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UTEL

Glossary of Literary Theory
by Greig E. Henderson and Christopher Brown

Aestheticism:

A late nineteenth century movement whose characteristic slogan, "art for art's sake," stresses the uselessness of art and divorces aesthetics from any moral, social, political, or practical concerns. The work of art is viewed as being isolated from extrinsic reality or nature and as existing in, of, and for itself. Worshiping the decay and transience of things of beauty, aestheticism often incorporates decadence, seeing the accursed poet as a visionary who cultivates a systematic derangement of all the senses and makes a demented inner voyage into the dark depths of the self. Decadence luxuriates in the flowers of evil such sophisticated ennui produces. From Charles Baudelaire's demonics to the dandyism of Oscar Wilde, aestheticism leads to the modernist cult of the image and the formalist view of art as a self-enclosed universe.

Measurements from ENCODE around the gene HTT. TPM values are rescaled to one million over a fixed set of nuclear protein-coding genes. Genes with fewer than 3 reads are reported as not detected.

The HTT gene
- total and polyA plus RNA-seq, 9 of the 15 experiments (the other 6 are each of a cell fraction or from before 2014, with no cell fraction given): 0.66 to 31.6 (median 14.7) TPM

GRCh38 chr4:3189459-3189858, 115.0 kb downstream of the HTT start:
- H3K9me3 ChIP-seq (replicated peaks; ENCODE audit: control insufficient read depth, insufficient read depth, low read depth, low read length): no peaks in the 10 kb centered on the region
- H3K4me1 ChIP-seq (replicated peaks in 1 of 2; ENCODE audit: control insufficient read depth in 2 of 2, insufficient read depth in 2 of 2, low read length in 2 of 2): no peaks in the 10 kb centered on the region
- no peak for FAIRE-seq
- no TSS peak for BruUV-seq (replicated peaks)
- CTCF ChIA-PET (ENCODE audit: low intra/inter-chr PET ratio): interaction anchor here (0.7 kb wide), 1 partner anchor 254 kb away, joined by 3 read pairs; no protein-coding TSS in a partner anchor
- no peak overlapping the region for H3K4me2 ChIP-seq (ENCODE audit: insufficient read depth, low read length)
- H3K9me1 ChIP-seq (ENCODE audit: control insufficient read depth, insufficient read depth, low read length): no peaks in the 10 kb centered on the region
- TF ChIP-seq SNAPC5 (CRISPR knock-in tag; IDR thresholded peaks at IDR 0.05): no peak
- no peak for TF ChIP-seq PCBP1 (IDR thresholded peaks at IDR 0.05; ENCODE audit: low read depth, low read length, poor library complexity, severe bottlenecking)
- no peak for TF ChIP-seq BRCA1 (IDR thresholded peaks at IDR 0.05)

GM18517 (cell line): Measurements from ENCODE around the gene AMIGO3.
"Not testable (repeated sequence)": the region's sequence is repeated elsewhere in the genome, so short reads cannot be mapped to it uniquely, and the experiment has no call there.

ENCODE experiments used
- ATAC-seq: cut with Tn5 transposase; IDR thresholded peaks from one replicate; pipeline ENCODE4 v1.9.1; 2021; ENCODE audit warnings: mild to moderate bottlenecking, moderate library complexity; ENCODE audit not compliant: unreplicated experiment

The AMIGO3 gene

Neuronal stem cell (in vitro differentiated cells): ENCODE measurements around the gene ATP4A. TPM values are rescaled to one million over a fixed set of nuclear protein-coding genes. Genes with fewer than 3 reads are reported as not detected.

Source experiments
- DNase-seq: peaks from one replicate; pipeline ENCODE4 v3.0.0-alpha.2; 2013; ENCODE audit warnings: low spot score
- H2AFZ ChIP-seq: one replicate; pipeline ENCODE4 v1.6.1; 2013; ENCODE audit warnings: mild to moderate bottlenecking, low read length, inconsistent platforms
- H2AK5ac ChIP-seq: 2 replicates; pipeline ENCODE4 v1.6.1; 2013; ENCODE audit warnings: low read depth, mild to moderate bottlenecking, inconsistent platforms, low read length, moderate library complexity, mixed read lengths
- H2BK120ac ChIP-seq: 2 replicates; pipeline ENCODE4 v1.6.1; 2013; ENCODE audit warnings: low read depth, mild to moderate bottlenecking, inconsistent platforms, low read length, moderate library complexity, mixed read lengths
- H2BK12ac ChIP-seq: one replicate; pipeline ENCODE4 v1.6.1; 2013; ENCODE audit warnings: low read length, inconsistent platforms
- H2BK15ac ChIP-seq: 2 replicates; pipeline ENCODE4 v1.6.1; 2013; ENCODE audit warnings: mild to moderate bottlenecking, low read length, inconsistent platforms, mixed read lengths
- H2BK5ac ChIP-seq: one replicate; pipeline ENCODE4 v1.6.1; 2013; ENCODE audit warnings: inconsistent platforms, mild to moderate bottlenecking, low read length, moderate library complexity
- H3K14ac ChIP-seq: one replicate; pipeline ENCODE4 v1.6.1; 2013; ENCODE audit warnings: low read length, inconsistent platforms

© Greig E. Henderson and Christopher Brown,
University of Toronto
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University of Toronto English Library
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Last modified: March 31, 1997